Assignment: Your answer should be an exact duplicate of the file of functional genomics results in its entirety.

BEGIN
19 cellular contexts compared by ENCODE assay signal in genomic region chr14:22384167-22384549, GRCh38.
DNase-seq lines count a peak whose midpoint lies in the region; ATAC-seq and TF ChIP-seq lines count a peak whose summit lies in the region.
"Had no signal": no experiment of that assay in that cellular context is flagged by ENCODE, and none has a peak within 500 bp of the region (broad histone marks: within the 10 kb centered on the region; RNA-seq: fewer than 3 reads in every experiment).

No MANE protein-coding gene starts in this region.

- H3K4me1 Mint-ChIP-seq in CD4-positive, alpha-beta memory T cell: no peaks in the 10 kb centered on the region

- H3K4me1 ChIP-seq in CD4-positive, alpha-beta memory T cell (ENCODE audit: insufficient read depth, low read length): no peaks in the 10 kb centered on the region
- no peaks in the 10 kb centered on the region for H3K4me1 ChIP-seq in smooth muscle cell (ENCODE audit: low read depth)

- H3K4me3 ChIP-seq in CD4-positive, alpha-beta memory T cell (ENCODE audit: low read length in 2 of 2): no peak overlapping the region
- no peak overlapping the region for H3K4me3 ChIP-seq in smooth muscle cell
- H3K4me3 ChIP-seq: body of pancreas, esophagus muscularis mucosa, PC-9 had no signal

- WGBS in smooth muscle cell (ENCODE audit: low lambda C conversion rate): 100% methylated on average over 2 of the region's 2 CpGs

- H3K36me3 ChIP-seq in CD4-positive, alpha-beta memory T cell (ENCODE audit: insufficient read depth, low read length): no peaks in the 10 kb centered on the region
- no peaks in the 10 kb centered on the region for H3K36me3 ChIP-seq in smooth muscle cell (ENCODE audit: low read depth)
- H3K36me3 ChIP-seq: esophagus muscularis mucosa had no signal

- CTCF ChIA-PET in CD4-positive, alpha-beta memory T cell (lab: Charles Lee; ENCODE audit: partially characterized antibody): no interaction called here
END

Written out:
19 cellular contexts compared by ENCODE assay signal in genomic region chr14:22384167-22384549, GRCh38.
DNase-seq lines count a peak whose midpoint lies in the region; ATAC-seq and TF ChIP-seq lines count a peak whose summit lies in the region.
"Had no signal": no experiment of that assay in that cellular context is flagged by ENCODE, and none has a peak within 500 bp of the region (broad histone marks: within the 10 kb centered on the region; RNA-seq: fewer than 3 reads in every experiment).

No MANE protein-coding gene starts in this region.

- H3K4me1 Mint-ChIP-seq in CD4-positive, alpha-beta memory T cell: no peaks in the 10 kb centered on the region

- H3K4me1 ChIP-seq in CD4-positive, alpha-beta memory T cell (ENCODE audit: insufficient read depth, low read length): no peaks in the 10 kb centered on the region
- no peaks in the 10 kb centered on the region for H3K4me1 ChIP-seq in smooth muscle cell (ENCODE audit: low read depth)

- H3K4me3 ChIP-seq in CD4-positive, alpha-beta memory T cell (ENCODE audit: low read length in 2 of 2): no peak overlapping the region
- no peak overlapping the region for H3K4me3 ChIP-seq in smooth muscle cell
- H3K4me3 ChIP-seq: body of pancreas, esophagus muscularis mucosa, PC-9 had no signal

- WGBS in smooth muscle cell (ENCODE audit: low lambda C conversion rate): 100% methylated on average over 2 of the region's 2 CpGs

- H3K36me3 ChIP-seq in CD4-positive, alpha-beta memory T cell (ENCODE audit: insufficient read depth, low read length): no peaks in the 10 kb centered on the region
- no peaks in the 10 kb centered on the region for H3K36me3 ChIP-seq in smooth muscle cell (ENCODE audit: low read depth)
- H3K36me3 ChIP-seq: esophagus muscularis mucosa had no signal

- CTCF ChIA-PET in CD4-positive, alpha-beta memory T cell (lab: Charles Lee; ENCODE audit: partially characterized antibody): no interaction called here